The mid-air engine failure shortly into a Southwest Airlines flight from New York to Dallas this week may have shaken even seasoned travelers. A fan blade from one of the Boeing 737-700's engine's broke lose, sending shrapnel flying, while the plane was flying above 30,000 feet. One of its windows blew out, and a passenger was partially sucked out of the opening.
The passenger, Jennifer Riordan, a banking executive and mother of two, died.
Capt. Tammie Jo Shults, a former Navy fighter pilot, expertly guided the jet to an emergency landing in Philadelphia, bringing the plane down quickly to prevent further injuries after the cabin depressurized.
The some 20-minute ordeal was horrific, but fatal accidents have become exceedingly rare. Riordan's death marked the first fatality from an accident aboard a U.S. airline since 2009, when a Colgan Air plane crashed near Buffalo, N.Y., killing 44 passengers and a person on the ground.
"Aviation makes driving look like an act of suicide," said Richard Aboulafia, vice president of analysis at aviation analysis firm the Teal Group. The U.S. Department of Transportation last October said more than 37,000 people were killed on the country's roads in 2016. Traffic deaths overall and pedestrian fatalities had each increased from a year earlier.
But plane crashes and fatal accident rates have declined, even as the number of flights and passengers have hit record highs, a trend industry analysts chalk up to higher safety standards, better maintenance, safer equipment and more training.
U.S. airlines have carried close to 7 billion people since the Colgan Air crash through this past January, on more than 80 million flights, according to the Department of Transportation. That was without a passenger death due to an accident or incident. (The figures do not include on-board passenger deaths due to health problems.)
Fatal crashes had been more common in previous decades, data from the National Transportation Safety Board show.
"Crashes were happening for every damn reason you could imagine," said Kevin Michaels, managing director of AeroDynamic Advisory, an aviation consulting firm. "There were crashes all the time."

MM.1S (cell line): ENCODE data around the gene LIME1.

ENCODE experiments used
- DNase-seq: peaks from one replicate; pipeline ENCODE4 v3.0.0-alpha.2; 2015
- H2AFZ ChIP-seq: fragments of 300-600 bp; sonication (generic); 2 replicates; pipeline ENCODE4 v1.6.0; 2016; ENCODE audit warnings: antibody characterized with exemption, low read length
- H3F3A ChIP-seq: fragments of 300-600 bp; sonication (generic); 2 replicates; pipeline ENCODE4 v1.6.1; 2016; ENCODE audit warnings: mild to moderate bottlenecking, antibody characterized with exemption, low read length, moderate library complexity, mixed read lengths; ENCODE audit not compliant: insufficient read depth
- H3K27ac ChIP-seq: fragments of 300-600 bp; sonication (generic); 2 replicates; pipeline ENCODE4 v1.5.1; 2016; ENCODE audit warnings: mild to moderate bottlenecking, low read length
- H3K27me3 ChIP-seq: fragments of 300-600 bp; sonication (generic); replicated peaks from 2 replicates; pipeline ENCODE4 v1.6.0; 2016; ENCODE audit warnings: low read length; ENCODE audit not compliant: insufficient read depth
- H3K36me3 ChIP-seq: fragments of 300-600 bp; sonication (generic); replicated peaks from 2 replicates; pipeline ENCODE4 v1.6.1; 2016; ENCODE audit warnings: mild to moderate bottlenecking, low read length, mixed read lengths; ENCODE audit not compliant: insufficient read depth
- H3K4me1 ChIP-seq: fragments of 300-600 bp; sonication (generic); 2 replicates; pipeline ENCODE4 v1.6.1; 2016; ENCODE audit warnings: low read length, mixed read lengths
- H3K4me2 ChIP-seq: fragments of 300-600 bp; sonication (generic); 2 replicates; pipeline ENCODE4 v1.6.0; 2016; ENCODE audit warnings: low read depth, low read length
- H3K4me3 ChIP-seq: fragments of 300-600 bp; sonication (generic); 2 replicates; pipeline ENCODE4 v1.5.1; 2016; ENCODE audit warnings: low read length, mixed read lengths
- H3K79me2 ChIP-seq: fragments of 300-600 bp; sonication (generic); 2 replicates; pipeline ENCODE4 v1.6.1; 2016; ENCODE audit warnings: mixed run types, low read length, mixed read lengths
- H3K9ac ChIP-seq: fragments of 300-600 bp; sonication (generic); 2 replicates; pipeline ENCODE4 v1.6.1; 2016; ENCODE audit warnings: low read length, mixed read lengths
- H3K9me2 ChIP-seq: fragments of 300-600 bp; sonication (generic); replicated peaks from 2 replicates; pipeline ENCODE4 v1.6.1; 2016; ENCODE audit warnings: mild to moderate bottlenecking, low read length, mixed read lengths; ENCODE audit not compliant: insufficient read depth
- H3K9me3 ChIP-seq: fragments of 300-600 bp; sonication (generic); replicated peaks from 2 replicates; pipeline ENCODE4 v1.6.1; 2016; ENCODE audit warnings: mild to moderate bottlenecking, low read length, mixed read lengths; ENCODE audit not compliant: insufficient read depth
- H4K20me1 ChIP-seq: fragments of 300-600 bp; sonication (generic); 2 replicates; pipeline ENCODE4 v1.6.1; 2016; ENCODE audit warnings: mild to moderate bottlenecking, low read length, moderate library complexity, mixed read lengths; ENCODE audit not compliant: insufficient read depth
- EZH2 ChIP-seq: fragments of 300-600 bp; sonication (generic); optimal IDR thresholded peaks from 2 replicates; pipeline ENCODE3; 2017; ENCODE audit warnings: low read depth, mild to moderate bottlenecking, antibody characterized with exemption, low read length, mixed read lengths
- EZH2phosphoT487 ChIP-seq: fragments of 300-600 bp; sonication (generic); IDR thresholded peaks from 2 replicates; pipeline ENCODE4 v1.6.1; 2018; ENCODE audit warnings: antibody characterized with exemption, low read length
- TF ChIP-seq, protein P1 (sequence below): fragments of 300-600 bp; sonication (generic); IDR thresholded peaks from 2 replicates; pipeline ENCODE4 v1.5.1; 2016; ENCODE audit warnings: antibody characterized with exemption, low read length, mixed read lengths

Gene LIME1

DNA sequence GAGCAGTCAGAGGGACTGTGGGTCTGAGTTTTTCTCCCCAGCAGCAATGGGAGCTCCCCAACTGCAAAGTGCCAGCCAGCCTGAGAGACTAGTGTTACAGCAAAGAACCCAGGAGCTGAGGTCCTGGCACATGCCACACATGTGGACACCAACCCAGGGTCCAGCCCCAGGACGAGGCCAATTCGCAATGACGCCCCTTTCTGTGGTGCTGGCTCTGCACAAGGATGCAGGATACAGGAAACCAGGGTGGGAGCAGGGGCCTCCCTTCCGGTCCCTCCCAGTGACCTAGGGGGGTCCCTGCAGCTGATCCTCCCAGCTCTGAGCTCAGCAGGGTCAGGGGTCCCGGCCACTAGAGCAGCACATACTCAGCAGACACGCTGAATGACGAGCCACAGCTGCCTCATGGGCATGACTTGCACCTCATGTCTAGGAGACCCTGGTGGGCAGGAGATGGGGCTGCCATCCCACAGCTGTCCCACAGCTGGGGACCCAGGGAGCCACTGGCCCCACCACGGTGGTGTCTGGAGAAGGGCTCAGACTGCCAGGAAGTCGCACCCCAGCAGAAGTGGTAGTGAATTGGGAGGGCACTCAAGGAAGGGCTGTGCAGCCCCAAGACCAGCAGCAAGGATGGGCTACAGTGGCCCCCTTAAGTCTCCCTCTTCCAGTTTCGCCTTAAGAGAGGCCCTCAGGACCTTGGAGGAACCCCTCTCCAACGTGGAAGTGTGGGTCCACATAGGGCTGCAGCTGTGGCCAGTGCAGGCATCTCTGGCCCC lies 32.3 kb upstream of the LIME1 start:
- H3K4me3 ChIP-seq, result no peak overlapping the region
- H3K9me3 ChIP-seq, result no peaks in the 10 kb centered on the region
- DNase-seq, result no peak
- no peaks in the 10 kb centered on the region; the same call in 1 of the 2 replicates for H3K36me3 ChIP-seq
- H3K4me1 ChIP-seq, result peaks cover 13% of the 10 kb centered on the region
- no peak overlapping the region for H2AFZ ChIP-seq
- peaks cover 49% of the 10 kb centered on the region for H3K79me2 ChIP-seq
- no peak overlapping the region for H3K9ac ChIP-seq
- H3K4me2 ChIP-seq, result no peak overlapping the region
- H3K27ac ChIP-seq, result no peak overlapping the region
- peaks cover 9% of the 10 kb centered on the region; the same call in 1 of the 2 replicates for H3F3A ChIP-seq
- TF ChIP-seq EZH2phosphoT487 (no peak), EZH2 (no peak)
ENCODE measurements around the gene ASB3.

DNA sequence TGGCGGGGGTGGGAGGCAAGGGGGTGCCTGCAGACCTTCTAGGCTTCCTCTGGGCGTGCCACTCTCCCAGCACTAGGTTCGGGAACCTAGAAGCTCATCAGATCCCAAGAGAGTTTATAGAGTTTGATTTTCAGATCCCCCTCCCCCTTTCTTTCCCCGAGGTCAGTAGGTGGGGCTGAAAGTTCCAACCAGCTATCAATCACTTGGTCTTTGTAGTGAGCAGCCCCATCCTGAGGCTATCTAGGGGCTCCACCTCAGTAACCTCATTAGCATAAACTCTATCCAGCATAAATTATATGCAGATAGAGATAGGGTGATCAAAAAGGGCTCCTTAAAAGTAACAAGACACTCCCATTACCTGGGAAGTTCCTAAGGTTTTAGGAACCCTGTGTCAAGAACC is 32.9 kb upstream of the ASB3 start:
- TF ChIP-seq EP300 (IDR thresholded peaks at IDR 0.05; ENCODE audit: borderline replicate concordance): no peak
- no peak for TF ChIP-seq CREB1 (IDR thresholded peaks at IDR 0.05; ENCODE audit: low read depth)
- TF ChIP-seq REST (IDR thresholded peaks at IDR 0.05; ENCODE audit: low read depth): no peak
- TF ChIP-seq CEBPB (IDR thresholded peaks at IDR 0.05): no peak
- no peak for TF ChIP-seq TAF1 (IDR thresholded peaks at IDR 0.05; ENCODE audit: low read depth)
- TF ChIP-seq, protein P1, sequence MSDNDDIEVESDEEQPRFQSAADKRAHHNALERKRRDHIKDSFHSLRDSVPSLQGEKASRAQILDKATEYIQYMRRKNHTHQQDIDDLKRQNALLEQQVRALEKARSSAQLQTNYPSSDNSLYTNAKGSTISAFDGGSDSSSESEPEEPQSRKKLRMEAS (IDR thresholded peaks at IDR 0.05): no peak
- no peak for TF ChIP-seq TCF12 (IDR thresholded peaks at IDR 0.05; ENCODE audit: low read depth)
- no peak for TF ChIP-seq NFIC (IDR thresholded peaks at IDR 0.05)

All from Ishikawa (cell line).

But crashes have prompted changes in regulations and safety, although years often pass before the rules are introduced. More than four years after the crash Colgan Air Flight 3407, the Federal Aviation Administration announced an increase in the number flying hours required to fly for a commercial passenger or cargo airline as a first officer to 1,500 from 250 hours. A lack of pilot experience was cited in the crash.
In 1996, a fuel-tank explosion downed TWA Flight 800, a Boeing 747 bound for Paris from New York. All 230 people aboard were killed. Twelve years later, the FAA issued a requirement to install equipment that pumps nitrogen into fuel tanks to reduce oxygen and as a result, potential explosions.
The fatal engine failure aboard Southwest Flight 1380 on Tuesday, which came just days after a report on news program "60 Minutes" criticizing the safety record of budget carrier Allegiant Air, sparked some relatively quick action.
The engine's manufacturer, CFM International, a joint venture of General Electric and France's Safran Aircraft Engines, issued a service bulletin, calling for more stringent, ultrasonic checks of some CFM56-7B fan blades. The FAA made these checks mandatory for some engines shortly afterward in an "emergency" order, depending on how many times they've been used.
Southwest said its current maintenance program "meets or exceeds the requirements" set in the FAA's emergency order, issued Friday.
The National Transportation Safety Board is in the early stages of its investigation of the incident but is focusing on how a fan blade of the engine, a type that powers more than 6,000 aircraft worldwide, broke off.
Other challenges for airlines and regulators remain, even though the number of fatal accidents had declined in recent years. One issue is preventing injuries, or even death.
Airlines have struggled to inform passengers of safety procedures. A photo from Flight 1380 showed passengers wearing oxygen masks over their mouths, but not their noses as flight attendants instruct. Emergency evacuations on other flights showed passengers stopping to reach for luggage or filming videos.